|Year : 2016 | Volume
| Issue : 3 | Page : 343-347
Awareness among tertiary care doctors about Pharmacovigilance Programme of India: Do endocrinologists differ from others?
Pramod Kumar Sharma1, Surjit Singh1, Puneet Dhamija2
1 Department of Pharmacology, All India Institute of Medical Sciences, Jodhpur, Rajasthan, India
2 Department of Pharmacology, All India Institute of Medical Sciences, Rishikesh, Uttrakhand, India
|Date of Web Publication||11-Apr-2016|
Pramod Kumar Sharma
Department of Pharmacology, All India Institute of Medical Sciences, Jodhpur - 342 005, Rajasthan
Source of Support: None, Conflict of Interest: None
| Abstract|| |
Background and Objectives: Reporting adverse drug reactions (ADRs) associated with drug use is an important factor in patient safety. Majority of ADRs are preventable through improved prescribing and monitoring. Endocrinologists prescribe drugs with actions on almost all organs and for relatively longer durations. ADR are expected following the use of these drugs. Pharmacovigilance is the study of drug-related adverse effects aimed at protecting patients and public from drug-related harms. The concept of pharmacovigilance is relatively new in India, and this survey is an attempt to explore awareness among doctors of an establishing institution of national importance. Materials and Methods: The survey was conducted on faculty and resident doctors by administering a written structured questionnaire in a voluntary manner. The questionnaire contained questions meant to evaluate their awareness, understanding, and misconception about ADR reporting. Identity of the responder was kept confidential. Results: A total of 106 (faculty = 56; residents = 50) participated in survey. The most common cause cited for not reporting an ADR was “do not know how to report” by 64.15%. Majority of them (64%) had no information about the Pharmacovigilance Programme of India (PvPI), and only few (8.5%) had actually reported or published an ADR. Interpretation and Conclusions: ADRs are major public health problem that needs to be addressed at all levels of health care. High index of clinical suspicion are crucial for their timely detection and management. Various educational interventions have shown to improve medical professionals' awareness, understanding about ADRs and in their reporting behavior. PvPI is an important initiative toward ensuring patient safety.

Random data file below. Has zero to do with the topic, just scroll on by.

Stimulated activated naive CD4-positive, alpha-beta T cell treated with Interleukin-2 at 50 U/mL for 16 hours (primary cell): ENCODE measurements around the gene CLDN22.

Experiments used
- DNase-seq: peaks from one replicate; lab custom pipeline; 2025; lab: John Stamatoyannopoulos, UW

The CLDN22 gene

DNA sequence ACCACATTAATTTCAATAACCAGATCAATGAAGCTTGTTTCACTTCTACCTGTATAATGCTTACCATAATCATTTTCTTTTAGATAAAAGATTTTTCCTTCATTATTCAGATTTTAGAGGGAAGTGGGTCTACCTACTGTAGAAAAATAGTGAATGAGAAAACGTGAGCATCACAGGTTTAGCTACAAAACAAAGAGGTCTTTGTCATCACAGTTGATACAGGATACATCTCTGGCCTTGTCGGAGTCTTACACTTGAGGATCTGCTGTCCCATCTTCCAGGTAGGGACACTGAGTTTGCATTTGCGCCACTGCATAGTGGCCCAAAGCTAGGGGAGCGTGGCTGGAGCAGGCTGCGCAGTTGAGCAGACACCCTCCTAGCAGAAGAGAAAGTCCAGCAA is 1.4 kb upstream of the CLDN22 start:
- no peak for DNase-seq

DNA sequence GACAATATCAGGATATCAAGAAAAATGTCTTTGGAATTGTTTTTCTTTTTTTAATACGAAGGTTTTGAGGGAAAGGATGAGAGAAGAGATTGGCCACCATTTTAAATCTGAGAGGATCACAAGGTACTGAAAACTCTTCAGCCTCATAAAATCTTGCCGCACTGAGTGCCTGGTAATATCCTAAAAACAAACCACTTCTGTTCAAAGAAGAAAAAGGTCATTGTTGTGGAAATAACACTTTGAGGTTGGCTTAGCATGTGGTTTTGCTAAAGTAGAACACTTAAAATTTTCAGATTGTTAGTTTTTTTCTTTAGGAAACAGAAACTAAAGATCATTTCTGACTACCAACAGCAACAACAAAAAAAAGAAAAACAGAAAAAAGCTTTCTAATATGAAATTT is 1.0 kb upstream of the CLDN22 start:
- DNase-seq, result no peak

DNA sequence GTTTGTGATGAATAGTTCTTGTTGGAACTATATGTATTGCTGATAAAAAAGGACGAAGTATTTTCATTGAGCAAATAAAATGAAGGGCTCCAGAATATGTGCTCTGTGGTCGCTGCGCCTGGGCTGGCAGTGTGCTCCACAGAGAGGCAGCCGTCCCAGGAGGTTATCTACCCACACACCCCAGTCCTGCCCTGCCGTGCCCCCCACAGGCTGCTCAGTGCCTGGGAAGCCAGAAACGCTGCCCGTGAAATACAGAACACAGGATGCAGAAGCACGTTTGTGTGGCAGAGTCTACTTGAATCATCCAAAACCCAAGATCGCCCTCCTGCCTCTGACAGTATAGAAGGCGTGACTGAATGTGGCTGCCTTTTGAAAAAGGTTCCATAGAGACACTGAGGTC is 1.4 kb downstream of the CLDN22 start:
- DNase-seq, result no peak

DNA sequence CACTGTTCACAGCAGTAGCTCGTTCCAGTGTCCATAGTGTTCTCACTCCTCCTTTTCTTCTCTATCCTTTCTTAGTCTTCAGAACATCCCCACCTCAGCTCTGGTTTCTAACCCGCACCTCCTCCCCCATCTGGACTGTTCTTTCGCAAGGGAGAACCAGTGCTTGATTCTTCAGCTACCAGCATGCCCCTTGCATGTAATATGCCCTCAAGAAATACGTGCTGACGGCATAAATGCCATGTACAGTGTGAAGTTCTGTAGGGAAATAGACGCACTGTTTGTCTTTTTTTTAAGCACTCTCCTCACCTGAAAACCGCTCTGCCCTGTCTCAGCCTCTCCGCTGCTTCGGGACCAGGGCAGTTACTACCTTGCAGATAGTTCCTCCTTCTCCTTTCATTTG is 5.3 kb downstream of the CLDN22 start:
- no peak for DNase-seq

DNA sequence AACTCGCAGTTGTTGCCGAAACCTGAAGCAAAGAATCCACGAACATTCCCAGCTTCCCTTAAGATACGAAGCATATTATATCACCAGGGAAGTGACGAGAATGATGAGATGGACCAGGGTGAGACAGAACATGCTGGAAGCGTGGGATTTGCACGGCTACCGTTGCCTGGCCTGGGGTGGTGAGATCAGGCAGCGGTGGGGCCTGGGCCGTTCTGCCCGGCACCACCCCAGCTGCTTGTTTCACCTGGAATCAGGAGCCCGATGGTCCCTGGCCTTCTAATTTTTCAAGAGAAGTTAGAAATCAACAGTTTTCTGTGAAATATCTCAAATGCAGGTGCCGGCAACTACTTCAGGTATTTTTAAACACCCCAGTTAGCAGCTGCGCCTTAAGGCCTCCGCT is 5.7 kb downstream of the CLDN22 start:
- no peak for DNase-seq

Keywords: Adverse drug reaction, pharmacovigilance, Pharmacovigilance Programme of India
|How to cite this article:|
Sharma PK, Singh S, Dhamija P. Awareness among tertiary care doctors about Pharmacovigilance Programme of India: Do endocrinologists differ from others?. Indian J Endocr Metab 2016;20:343-7
|How to cite this URL:|
Sharma PK, Singh S, Dhamija P. Awareness among tertiary care doctors about Pharmacovigilance Programme of India: Do endocrinologists differ from others?. Indian J Endocr Metab [serial online] 2016 [cited 2021 Mar 3];20:343-7. Available from: https://www.ijem.in/text.asp?2016/20/3/343/180007
| Introduction|| |
Adverse drug reactions (ADRs) accounts for nearly 6.7% of all hospitalizations throughout the world. More than 50% of such ADRs occurred in patients were preventable by careful prescribing and monitoring. Studies have shown that managing ADRs involves huge cost and put a significant burden on health care expenditure. An ADR is “a response to a drug that is noxious and unintended and occurs at doses normally used in man for the prophylaxis, diagnosis or therapy of disease, or for modification of physiological function.” Whereas pharmacovigilance is “the science and activities relating to the detection, assessment, understanding and prevention of adverse effects or any other drug-related problems.” Pharmacovigilance is the study of drug-related adverse effects aimed at improving patient safety by means of issuing a warning to or recommending withdrawal of such products from the market.